German treatment of Romanians stirs up old fears: Deportations remind critics of Nazi era, writes Adrian Bridge in Berlin

AN ANGRY man in a white polo-neck sweater and three days' stubble turned to the waiting photographer and held out his reddened wrist - testimony to the fact he had recently been handcuffed. 'Deutschland nicht gut]' he cried. 'You write that in your newspaper: Deutschland nicht gut]'

He did not go into more detail. Captain Ralf Pistor, head of the border police at Berlin's Schonefeld airport, did not give him the chance. And, besides, the man had a plane to catch: a one-way flight to Bucharest to where he and some 100 fellow Romanians were about to be deported.

Under the terms of a controversial agreement signed between Bonn and Bucharest last October, Germany won the right to return - by force if necessary - any Romanian discovered to have entered the country illegally or whose application for political asylum had been turned down.

The agreement was reached against a background of virulent racist attacks in Germany, many of which were directed against gypsies, who make up by far the largest part of the nearly 200,000 Romanians who have fled here since the overthrow of the Ceausescu regime in 1989. But critics immediately denounced it as blatantly discriminatory with sickening echoes of the Nazi era, during which hundreds of thousands of gypsies were sent to their deaths.

'We gypsies are once again being treated like animals,' said Rudko Kawczynski, president of the Hamburg-based Roma National Congress. 'In Romania we are persecuted and now we are being forcibly deported - from Germany of all countries. This is racist politics in the old tradition.'

Although some of those gathered in the airport's specially sealed-off waiting room on Tuesday night were gypsies, the majority were not. Clutching plastic bags containing the meagre possessions they had brought with them on their flight, most were ethnic Romanians caught by German border police illegally entering the country from Poland earlier that day.

After what for many had been an arduous journey through Hungary, Slovakia and Poland, and a night-time crossing of the Oder river, their only experience of the promised land of Germany consisted of hours of questioning at detention centres close to the border and the bus ride to the airport on the eastern outskirts of Berlin. They all had a small souvenir too: a stamp in their passports bearing the single word 'Deported'.

Compared to the violence witnessed at other forcible repatriations - such as those of Vietnamese boat people from Hong Kong or Albanians from Italy - the scene at Schonefeld was one of model restraint. On Tuesday, nobody resisted. Sometimes they do, admitted Captain Pistor. That's when the handcuffs come out. In cases of continued resistance a member of the border police will personally escort the person on a separate flight to Bucharest.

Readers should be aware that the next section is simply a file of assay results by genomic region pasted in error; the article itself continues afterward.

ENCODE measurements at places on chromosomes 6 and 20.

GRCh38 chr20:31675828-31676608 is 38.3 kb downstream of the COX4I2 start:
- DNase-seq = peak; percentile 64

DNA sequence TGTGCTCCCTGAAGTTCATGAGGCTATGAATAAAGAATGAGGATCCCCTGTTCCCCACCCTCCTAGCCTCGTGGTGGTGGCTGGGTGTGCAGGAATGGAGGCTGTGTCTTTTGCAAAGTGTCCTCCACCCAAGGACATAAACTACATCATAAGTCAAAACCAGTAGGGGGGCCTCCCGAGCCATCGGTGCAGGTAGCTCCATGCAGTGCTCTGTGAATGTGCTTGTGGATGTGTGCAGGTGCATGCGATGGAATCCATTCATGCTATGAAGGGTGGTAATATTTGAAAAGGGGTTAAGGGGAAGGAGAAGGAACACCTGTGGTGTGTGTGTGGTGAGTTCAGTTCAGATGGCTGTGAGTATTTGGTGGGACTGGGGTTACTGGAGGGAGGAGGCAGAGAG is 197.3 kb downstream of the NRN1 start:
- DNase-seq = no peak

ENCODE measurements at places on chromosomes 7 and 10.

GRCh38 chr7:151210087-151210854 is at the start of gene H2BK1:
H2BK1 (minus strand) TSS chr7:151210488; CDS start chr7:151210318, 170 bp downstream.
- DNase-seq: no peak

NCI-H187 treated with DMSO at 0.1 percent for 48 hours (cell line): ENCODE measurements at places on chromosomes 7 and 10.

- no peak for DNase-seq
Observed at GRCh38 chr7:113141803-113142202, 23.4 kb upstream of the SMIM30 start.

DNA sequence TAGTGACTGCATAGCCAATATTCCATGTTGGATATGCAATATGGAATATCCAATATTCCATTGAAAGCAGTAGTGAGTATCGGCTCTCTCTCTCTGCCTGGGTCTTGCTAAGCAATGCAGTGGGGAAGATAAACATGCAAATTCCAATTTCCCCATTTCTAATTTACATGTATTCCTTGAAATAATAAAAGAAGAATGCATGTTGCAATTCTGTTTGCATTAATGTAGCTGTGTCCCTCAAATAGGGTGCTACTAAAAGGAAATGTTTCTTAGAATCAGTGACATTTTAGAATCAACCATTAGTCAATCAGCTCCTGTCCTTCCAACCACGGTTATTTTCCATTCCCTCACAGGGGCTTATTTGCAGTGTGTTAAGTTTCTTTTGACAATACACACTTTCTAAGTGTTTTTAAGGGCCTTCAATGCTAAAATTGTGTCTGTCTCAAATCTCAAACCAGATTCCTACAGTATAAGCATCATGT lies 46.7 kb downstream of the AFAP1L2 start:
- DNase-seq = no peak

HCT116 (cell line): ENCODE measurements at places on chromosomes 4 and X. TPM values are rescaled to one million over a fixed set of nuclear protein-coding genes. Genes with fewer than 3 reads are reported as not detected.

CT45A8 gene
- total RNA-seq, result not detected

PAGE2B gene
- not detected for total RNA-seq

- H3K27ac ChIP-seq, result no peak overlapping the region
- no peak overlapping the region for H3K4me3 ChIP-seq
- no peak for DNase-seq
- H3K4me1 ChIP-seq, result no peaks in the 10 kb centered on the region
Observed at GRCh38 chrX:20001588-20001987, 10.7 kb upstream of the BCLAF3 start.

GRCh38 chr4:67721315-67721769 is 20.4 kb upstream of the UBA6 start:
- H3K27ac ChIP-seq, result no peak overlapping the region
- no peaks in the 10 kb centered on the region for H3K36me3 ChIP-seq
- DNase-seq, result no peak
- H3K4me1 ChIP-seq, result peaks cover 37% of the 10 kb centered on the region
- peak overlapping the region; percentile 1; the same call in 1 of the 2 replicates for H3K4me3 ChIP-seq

Although the agreement with Romania came into force last November, the deportations only began in earnest this year. To date nearly 10,000 Romanians have been repatriated, most of them on the now almost daily flights from Schonefeld.

Many more will follow. Despite persistent allegations by gypsies and some human rights groups to the contrary, Germany does not accept that Romania is a country of political persecution and will not, therefore, recognise the applications for asylum lodged by the tens of thousands of Romanians who are still here. Over the past few months, moreover, Bonn has also stepped up patrols along the borders with Poland and the Czech Republic, making it much harder for would-be illegal immigrants to avoid capture on entering the country.

More are being caught and more are being sent back. Gypsy pressure groups such as the Roma National Congress claim that many of those being deported are not being allowed to put in applications for asylum, as they are still allowed to do under German law. Not surprisingly this is denied by German officials, but also by the Bonn representatives of the United Nations High Commissioner for Refugees (UNHCR), which has sent observers to the deportations.

'On the whole, the people being repatriated are simply illegal immigrants or rejected asylum-seekers,' said Stefan Teloken of the UNHCR. 'As such we have no legal objections to what is happening. Lots of countries have these sort of agreements with each other and there is nothing unusual in this one.

'The real issue at stake is a moral one. After what the Nazis did to the gypsies in the Second World War, many people find it repugnant to see these sort of deportations being carried out here today. The debate is not about the legality of what is happening but about historical guilt.'

(Photograph omitted)

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